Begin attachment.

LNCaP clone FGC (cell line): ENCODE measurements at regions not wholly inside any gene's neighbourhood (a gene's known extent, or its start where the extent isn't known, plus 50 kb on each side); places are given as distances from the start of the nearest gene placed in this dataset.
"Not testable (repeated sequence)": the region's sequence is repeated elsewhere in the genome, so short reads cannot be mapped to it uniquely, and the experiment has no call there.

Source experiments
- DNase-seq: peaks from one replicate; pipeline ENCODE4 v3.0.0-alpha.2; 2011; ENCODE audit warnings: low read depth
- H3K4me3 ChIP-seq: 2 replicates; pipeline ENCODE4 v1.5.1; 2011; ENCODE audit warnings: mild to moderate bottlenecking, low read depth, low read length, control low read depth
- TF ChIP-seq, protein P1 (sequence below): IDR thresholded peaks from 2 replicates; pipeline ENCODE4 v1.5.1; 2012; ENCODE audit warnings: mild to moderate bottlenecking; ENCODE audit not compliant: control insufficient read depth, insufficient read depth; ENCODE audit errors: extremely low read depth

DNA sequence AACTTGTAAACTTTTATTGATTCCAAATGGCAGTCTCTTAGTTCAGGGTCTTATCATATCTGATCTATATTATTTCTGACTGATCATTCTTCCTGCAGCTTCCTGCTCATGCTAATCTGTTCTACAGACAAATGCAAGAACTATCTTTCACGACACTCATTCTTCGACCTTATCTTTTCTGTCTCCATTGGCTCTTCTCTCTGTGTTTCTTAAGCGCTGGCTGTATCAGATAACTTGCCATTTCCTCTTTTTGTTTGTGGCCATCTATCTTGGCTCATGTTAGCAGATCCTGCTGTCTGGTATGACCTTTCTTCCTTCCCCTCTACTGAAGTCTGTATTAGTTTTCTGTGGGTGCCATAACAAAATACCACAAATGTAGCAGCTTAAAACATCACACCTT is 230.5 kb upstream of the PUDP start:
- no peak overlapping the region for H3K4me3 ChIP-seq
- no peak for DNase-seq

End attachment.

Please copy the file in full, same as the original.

LNCaP clone FGC (cell line): ENCODE measurements at regions not wholly inside any gene's neighbourhood (a gene's known extent, or its start where the extent isn't known, plus 50 kb on each side); places are given as distances from the start of the nearest gene placed in this dataset.
"Not testable (repeated sequence)": the region's sequence is repeated elsewhere in the genome, so short reads cannot be mapped to it uniquely, and the experiment has no call there.

Source experiments
- DNase-seq: peaks from one replicate; pipeline ENCODE4 v3.0.0-alpha.2; 2011; ENCODE audit warnings: low read depth
- H3K4me3 ChIP-seq: 2 replicates; pipeline ENCODE4 v1.5.1; 2011; ENCODE audit warnings: mild to moderate bottlenecking, low read depth, low read length, control low read depth
- TF ChIP-seq, protein P1 (sequence below): IDR thresholded peaks from 2 replicates; pipeline ENCODE4 v1.5.1; 2012; ENCODE audit warnings: mild to moderate bottlenecking; ENCODE audit not compliant: control insufficient read depth, insufficient read depth; ENCODE audit errors: extremely low read depth

DNA sequence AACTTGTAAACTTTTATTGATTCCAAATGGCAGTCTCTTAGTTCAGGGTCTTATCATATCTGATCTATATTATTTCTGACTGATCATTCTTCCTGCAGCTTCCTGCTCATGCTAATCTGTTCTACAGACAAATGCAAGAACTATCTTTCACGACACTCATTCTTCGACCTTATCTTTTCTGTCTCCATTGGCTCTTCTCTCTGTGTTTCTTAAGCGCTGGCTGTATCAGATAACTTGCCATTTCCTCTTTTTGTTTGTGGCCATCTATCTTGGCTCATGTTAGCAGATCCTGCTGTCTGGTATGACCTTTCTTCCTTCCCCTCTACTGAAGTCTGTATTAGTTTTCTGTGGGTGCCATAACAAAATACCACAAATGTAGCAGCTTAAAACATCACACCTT is 230.5 kb upstream of the PUDP start:
- no peak overlapping the region for H3K4me3 ChIP-seq
- no peak for DNase-seq